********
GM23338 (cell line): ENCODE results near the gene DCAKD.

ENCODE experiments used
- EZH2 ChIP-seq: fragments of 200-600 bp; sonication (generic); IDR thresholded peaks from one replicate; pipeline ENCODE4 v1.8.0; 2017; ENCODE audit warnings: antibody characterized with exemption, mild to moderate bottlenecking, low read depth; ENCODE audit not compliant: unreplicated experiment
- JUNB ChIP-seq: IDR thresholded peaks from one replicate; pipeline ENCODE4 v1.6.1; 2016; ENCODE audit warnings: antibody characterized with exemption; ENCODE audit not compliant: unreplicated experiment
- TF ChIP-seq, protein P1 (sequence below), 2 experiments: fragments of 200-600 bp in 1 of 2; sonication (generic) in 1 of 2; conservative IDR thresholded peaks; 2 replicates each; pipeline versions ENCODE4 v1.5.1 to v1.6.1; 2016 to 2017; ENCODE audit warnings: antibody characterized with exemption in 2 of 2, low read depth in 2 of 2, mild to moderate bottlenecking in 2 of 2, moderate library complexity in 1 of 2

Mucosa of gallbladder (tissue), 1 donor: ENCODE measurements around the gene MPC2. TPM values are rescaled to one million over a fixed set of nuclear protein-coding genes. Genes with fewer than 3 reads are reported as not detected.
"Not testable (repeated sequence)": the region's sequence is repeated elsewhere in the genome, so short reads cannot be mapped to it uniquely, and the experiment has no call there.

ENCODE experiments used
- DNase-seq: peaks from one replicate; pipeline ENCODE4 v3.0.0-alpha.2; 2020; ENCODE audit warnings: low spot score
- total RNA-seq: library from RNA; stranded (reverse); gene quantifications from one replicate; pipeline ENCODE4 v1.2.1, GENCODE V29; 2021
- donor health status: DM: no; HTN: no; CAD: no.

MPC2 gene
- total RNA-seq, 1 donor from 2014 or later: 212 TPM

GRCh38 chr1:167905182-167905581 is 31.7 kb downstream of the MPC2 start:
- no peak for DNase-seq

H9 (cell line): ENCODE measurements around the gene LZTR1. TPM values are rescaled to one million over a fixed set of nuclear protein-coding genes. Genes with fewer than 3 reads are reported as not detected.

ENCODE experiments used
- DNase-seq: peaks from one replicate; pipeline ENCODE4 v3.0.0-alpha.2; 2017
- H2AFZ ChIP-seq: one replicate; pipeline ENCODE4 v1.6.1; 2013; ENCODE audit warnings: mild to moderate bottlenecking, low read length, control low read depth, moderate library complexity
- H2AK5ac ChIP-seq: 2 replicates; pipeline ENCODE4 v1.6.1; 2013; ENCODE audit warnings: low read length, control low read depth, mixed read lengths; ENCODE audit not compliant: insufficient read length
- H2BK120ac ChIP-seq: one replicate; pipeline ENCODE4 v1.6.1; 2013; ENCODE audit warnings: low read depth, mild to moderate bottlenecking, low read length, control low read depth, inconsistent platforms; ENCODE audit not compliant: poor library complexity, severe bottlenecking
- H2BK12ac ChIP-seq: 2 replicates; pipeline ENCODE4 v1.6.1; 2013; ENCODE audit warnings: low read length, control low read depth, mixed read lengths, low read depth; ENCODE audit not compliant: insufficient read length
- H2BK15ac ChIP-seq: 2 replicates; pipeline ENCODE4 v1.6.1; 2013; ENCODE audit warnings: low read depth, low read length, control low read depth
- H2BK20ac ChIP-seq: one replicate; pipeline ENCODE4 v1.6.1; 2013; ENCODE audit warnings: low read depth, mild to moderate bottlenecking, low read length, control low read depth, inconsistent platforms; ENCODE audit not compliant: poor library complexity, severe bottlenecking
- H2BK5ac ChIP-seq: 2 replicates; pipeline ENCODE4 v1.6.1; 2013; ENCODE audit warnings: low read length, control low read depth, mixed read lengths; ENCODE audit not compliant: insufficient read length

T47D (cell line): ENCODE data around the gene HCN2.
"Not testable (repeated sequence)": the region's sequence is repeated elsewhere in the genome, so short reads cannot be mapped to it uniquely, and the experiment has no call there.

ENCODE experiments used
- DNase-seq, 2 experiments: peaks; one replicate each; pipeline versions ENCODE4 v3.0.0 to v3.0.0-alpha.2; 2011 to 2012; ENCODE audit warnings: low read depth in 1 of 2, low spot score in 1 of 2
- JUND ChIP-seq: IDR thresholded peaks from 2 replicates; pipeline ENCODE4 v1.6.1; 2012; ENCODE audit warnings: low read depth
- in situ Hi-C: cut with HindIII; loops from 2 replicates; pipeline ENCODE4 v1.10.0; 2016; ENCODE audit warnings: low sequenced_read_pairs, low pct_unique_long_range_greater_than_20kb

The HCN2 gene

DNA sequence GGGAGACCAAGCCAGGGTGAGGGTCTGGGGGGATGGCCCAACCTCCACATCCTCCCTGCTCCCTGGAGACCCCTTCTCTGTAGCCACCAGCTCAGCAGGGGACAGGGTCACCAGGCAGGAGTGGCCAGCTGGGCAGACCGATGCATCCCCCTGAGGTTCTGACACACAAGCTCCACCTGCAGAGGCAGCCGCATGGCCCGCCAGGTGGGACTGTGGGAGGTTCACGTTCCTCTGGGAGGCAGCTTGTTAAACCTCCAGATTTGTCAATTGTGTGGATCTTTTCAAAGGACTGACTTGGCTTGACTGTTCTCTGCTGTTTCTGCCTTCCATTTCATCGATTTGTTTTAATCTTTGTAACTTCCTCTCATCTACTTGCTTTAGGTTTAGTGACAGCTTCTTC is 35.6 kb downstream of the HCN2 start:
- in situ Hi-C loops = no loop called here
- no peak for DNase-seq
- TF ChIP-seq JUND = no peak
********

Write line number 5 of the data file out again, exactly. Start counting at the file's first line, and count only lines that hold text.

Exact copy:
- TF ChIP-seq, protein P1 (sequence below), 2 experiments: fragments of 200-600 bp in 1 of 2; sonication (generic) in 1 of 2; conservative IDR thresholded peaks; 2 replicates each; pipeline versions ENCODE4 v1.5.1 to v1.6.1; 2016 to 2017; ENCODE audit warnings: antibody characterized with exemption in 2 of 2, low read depth in 2 of 2, mild to moderate bottlenecking in 2 of 2, moderate library complexity in 1 of 2